Past performance is not a guarantee of future results.

Although the information provided to you in this newsletter was obtained or compiled from sources that we believe are reliable, J.J.B. Hilliard, W.L. Lyons, LLC, A Baird Company, cannot, and does not, guarantee that the information or data is accurate, timely, valid, or complete.

All investing involves risk, including the possible loss of principal. You should carefully consider investment objectives, risks, charges, and expenses of any investment before investing. Diversification and asset allocation do not guarantee a profit or guarantee against a loss. Note: It is not possible to invest directly in an index.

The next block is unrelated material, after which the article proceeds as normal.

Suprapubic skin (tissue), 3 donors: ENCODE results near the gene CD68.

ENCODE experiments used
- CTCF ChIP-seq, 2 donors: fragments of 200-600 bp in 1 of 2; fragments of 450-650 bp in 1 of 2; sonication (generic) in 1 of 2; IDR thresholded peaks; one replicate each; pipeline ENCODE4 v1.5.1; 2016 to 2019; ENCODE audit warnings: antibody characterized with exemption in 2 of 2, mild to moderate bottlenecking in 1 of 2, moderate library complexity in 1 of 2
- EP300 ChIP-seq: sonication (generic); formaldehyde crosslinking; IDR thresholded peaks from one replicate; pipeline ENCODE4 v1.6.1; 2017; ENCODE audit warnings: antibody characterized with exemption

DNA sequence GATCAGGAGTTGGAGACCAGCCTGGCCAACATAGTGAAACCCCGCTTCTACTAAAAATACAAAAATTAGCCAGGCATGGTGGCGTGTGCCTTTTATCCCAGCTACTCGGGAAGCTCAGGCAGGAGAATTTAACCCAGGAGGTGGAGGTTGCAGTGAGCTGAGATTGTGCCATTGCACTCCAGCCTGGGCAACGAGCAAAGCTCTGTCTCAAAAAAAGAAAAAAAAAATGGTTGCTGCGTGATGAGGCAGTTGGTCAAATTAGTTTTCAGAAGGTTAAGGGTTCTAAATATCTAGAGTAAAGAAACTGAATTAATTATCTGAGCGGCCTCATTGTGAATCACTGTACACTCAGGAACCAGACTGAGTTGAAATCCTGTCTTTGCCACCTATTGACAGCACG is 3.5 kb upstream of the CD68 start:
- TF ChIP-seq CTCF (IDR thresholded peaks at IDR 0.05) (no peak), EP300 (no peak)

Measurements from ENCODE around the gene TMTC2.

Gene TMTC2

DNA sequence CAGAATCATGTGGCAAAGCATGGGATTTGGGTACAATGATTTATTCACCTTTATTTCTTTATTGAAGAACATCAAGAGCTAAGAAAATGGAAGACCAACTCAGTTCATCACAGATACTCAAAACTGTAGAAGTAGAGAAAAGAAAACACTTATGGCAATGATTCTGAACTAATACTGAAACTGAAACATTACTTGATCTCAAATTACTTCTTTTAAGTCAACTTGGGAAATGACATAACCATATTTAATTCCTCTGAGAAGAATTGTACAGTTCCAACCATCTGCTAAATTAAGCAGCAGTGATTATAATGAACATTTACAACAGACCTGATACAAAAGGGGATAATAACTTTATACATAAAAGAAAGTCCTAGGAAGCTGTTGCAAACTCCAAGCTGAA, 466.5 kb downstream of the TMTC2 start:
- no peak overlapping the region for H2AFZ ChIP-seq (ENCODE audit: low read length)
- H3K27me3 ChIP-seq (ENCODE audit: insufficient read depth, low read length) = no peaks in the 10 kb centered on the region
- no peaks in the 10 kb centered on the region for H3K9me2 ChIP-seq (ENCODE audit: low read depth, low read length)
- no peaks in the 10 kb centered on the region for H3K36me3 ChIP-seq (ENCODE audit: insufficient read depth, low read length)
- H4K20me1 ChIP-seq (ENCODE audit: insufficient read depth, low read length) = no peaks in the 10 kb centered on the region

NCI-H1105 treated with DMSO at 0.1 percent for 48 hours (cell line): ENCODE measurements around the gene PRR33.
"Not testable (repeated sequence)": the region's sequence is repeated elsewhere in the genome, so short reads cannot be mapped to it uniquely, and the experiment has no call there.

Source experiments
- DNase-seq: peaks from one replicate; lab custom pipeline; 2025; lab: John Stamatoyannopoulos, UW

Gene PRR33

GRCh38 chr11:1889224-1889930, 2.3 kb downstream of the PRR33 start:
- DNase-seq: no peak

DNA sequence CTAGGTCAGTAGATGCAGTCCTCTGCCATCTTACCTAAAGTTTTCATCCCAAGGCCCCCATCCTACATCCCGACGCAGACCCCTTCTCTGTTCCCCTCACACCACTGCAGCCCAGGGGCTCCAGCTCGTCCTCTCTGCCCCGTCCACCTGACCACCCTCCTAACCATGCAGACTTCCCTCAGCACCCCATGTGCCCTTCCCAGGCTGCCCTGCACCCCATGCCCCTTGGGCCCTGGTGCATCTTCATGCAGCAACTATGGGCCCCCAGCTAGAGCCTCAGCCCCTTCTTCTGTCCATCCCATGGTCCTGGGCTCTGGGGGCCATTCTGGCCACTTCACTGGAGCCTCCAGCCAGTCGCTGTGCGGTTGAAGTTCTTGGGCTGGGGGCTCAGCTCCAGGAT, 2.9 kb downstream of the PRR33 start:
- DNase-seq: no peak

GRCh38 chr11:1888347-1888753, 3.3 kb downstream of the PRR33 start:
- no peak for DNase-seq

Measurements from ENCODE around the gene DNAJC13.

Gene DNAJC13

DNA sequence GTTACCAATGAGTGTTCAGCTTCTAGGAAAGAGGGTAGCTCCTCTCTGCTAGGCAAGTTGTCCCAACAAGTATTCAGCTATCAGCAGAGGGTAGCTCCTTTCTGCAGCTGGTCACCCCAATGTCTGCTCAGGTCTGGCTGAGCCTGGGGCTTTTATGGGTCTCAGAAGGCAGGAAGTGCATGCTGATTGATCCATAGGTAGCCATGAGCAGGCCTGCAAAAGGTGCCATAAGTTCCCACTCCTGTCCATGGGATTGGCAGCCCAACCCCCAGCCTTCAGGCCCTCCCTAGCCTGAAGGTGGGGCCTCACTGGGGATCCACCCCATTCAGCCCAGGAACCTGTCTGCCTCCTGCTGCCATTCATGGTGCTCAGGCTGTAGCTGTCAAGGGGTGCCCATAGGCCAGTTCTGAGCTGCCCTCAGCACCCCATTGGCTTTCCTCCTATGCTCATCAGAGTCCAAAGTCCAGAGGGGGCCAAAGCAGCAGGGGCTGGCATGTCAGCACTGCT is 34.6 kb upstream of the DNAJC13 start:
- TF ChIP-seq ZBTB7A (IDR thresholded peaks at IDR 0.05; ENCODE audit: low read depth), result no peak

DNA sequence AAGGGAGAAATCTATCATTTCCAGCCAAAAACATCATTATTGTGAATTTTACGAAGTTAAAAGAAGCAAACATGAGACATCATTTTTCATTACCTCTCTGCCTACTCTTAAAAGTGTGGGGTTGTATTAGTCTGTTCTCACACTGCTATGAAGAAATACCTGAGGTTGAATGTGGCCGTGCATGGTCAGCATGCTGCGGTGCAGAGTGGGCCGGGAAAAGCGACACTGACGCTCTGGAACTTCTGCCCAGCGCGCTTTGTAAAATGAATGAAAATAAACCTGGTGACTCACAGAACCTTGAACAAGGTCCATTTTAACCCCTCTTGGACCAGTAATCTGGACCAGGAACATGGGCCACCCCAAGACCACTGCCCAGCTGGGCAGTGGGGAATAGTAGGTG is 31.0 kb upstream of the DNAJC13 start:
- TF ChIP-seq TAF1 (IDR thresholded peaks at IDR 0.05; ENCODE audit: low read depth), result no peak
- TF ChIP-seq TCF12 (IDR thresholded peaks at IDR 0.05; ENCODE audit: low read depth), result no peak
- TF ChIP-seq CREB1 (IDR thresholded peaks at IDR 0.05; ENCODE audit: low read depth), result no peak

Stock markets, especially foreign markets, are volatile and can decline significantly in response to adverse issuer, political, regulatory, market or economic developments. The bond market is also volatile, and fixed income securities carry interest rate risk. (As interest rates rise, bond prices usually fall, and vice versa. This effect can be more pronounced for longer-term securities.) Fixed income securities also carry inflation risk, liquidity risk, call risk, and credit and default risks.